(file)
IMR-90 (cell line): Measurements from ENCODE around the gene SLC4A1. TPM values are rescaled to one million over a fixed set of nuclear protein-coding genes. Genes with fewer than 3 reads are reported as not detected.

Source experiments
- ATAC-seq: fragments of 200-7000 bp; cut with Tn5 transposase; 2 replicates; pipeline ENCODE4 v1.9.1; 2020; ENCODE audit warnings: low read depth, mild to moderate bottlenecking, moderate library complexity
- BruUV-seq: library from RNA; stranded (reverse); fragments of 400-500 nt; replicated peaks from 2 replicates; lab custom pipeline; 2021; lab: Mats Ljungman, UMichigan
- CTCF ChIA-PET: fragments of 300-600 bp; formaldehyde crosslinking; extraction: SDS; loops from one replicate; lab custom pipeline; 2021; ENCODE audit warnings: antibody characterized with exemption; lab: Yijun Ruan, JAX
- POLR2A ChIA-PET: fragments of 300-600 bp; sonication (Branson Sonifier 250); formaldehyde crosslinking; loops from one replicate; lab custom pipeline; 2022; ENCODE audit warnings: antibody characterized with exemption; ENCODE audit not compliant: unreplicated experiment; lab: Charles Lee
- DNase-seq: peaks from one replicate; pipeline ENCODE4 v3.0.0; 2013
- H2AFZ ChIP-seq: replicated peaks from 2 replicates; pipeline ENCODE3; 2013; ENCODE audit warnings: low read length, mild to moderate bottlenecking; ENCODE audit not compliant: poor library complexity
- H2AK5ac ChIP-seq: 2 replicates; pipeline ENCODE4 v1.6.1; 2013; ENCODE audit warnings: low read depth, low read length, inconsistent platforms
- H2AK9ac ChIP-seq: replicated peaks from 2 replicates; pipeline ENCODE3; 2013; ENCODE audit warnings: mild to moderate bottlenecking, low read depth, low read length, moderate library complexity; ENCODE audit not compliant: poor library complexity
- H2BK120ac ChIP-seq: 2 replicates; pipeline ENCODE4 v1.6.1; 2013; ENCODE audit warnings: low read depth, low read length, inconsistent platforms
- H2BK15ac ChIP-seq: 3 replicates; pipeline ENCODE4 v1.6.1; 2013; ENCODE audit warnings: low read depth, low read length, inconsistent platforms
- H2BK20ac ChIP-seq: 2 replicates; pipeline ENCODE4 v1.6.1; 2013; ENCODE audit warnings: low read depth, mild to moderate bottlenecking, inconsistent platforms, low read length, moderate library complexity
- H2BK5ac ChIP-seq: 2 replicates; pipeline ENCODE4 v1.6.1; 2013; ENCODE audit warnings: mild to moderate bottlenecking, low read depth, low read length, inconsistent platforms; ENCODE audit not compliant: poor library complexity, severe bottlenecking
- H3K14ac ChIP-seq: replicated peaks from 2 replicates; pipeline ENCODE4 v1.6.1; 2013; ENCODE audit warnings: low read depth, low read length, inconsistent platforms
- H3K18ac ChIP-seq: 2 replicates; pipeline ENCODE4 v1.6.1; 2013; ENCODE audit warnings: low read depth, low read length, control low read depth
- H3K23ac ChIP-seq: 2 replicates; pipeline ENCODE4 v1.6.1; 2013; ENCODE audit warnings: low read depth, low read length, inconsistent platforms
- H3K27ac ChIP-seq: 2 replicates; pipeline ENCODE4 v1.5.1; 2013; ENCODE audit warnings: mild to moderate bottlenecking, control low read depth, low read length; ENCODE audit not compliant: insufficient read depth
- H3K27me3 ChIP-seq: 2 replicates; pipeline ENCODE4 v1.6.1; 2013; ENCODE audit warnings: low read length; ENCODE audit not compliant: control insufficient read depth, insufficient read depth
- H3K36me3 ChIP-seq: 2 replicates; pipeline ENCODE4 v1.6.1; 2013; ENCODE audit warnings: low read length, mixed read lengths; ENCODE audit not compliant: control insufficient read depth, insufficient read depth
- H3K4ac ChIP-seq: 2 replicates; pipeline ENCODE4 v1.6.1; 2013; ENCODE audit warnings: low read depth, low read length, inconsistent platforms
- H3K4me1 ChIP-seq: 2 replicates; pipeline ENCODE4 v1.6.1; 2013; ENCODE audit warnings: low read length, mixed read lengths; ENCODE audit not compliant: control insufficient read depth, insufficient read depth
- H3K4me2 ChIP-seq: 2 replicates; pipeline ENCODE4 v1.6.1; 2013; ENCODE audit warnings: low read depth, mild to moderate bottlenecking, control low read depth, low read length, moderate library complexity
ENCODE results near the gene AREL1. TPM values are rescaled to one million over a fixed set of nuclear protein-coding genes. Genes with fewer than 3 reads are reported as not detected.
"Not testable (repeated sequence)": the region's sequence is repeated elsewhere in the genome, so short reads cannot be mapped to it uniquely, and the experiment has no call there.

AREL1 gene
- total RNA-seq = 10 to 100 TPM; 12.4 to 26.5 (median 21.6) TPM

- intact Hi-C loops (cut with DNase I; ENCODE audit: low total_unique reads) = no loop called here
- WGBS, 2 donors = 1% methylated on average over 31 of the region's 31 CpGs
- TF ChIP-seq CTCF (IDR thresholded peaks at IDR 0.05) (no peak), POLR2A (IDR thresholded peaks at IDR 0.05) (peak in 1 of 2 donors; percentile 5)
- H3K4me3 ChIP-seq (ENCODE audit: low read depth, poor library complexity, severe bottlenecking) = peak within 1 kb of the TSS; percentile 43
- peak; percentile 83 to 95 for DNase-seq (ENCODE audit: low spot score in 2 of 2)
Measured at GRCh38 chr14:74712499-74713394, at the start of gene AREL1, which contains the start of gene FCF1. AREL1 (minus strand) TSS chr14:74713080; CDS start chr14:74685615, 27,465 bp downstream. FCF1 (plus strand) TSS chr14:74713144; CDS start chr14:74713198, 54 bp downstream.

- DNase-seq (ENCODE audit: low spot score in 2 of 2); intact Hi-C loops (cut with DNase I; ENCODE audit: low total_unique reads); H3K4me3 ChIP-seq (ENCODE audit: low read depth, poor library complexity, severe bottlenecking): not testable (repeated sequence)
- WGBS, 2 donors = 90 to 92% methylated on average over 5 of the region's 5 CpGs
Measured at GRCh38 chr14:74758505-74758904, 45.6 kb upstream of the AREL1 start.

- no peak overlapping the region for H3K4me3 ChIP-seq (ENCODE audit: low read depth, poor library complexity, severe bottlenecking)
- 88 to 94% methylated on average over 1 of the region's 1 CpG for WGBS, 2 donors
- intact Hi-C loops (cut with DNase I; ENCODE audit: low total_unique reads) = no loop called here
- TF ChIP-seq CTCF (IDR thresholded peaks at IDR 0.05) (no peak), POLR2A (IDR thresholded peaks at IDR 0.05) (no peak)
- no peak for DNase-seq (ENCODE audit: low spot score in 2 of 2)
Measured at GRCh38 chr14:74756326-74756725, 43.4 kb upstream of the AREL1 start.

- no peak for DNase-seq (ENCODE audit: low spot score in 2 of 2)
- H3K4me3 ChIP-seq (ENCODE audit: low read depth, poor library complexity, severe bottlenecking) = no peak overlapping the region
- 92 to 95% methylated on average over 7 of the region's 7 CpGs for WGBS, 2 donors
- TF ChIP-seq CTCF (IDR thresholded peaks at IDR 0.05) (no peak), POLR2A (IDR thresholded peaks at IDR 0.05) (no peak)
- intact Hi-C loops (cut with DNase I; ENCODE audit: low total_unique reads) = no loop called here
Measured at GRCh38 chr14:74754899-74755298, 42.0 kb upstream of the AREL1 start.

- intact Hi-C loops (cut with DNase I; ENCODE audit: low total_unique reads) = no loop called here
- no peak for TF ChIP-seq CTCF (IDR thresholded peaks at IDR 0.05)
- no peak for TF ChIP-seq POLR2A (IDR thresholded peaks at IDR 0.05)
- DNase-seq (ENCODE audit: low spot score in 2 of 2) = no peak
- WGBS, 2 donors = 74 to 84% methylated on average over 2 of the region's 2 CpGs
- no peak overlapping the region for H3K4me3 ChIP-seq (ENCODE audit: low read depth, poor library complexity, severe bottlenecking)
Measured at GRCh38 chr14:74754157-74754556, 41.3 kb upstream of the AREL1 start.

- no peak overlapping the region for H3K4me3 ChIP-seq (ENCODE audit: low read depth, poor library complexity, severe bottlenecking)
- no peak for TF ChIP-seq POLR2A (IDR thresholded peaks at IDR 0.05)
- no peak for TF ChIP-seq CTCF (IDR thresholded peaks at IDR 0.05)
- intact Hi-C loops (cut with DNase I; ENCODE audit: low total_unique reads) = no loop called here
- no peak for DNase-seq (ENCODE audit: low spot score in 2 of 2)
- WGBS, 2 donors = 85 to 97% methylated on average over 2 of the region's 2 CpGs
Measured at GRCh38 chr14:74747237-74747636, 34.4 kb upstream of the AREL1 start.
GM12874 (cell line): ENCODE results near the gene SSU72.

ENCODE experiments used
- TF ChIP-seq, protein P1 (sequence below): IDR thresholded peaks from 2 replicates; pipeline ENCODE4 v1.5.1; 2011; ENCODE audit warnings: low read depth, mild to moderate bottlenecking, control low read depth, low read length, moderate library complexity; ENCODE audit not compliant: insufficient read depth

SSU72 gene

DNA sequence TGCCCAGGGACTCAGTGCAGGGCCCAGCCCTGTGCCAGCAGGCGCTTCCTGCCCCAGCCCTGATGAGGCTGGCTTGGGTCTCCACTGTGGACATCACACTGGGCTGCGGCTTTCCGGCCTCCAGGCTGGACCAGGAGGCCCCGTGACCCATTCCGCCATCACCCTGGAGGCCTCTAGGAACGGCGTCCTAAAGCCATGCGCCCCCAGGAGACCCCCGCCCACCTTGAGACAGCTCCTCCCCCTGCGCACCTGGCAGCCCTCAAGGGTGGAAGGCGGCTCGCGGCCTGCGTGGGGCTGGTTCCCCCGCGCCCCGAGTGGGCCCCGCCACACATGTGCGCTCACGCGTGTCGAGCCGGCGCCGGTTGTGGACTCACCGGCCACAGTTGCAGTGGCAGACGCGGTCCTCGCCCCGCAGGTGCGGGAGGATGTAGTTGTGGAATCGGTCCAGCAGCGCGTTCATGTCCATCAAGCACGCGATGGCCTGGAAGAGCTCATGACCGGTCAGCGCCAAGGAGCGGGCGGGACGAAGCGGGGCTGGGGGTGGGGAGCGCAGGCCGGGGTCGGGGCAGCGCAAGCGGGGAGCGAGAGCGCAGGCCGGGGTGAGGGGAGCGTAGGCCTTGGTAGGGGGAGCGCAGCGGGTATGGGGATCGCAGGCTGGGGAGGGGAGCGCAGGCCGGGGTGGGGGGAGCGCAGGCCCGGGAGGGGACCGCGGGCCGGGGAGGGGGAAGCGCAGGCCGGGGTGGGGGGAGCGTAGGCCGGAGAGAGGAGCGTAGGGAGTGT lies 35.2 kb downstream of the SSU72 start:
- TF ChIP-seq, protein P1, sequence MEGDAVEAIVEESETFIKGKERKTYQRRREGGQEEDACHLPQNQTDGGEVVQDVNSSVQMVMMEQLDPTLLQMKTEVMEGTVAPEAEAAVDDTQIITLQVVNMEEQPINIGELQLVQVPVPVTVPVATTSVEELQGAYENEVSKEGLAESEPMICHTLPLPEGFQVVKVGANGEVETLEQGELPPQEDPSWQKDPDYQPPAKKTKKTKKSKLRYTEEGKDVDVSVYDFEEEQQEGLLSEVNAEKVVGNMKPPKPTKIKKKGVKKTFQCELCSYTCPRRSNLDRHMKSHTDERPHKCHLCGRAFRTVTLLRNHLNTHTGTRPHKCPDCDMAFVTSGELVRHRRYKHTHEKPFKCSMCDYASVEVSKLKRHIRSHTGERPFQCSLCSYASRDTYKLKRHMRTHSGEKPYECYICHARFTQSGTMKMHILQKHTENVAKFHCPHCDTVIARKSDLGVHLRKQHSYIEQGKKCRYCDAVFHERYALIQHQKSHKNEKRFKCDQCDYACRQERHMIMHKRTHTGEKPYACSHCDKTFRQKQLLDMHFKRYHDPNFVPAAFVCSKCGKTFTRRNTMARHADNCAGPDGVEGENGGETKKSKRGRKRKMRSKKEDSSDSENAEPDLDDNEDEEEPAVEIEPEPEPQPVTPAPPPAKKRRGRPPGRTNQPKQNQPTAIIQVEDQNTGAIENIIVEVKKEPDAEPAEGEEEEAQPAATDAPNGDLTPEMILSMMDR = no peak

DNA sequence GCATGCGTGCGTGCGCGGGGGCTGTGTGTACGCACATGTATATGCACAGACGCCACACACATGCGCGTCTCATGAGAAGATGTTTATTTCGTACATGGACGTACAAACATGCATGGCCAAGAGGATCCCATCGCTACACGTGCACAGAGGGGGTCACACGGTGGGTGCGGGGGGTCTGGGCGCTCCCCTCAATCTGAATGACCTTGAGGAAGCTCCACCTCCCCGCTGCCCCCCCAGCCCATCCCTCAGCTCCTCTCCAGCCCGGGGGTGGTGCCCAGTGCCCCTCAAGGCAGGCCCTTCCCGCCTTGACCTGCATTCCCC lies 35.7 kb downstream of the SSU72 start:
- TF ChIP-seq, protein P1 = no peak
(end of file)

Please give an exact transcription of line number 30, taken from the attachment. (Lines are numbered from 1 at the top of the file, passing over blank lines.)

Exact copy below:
- TF ChIP-seq CTCF (IDR thresholded peaks at IDR 0.05) (no peak), POLR2A (IDR thresholded peaks at IDR 0.05) (peak in 1 of 2 donors; percentile 5)